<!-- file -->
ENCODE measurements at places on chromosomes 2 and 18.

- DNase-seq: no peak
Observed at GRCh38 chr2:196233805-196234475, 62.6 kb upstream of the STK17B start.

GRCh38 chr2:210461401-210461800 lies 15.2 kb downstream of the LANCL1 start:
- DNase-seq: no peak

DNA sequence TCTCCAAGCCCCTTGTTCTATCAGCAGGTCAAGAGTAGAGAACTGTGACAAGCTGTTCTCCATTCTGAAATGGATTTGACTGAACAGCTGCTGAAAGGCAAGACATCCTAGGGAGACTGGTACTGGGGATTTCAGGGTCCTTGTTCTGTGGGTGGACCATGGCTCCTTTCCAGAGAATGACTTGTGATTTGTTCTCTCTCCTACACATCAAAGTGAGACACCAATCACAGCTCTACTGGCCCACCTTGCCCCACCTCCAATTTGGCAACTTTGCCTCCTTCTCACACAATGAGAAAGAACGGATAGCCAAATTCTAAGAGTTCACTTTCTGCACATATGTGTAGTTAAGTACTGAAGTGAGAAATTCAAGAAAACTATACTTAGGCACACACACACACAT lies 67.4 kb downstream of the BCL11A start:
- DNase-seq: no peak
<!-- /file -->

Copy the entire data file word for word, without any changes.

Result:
ENCODE measurements at places on chromosomes 2 and 18.

- DNase-seq: no peak
Observed at GRCh38 chr2:196233805-196234475, 62.6 kb upstream of the STK17B start.

GRCh38 chr2:210461401-210461800 lies 15.2 kb downstream of the LANCL1 start:
- DNase-seq: no peak

DNA sequence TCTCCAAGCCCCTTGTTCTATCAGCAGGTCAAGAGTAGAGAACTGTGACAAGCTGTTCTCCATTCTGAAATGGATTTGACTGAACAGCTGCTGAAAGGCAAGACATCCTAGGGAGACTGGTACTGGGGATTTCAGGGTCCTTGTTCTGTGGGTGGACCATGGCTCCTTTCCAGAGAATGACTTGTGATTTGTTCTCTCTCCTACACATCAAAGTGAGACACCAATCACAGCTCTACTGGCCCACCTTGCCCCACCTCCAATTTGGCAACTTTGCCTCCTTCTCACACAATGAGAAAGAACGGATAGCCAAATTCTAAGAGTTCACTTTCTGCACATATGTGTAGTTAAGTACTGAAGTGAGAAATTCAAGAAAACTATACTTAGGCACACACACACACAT lies 67.4 kb downstream of the BCL11A start:
- DNase-seq: no peak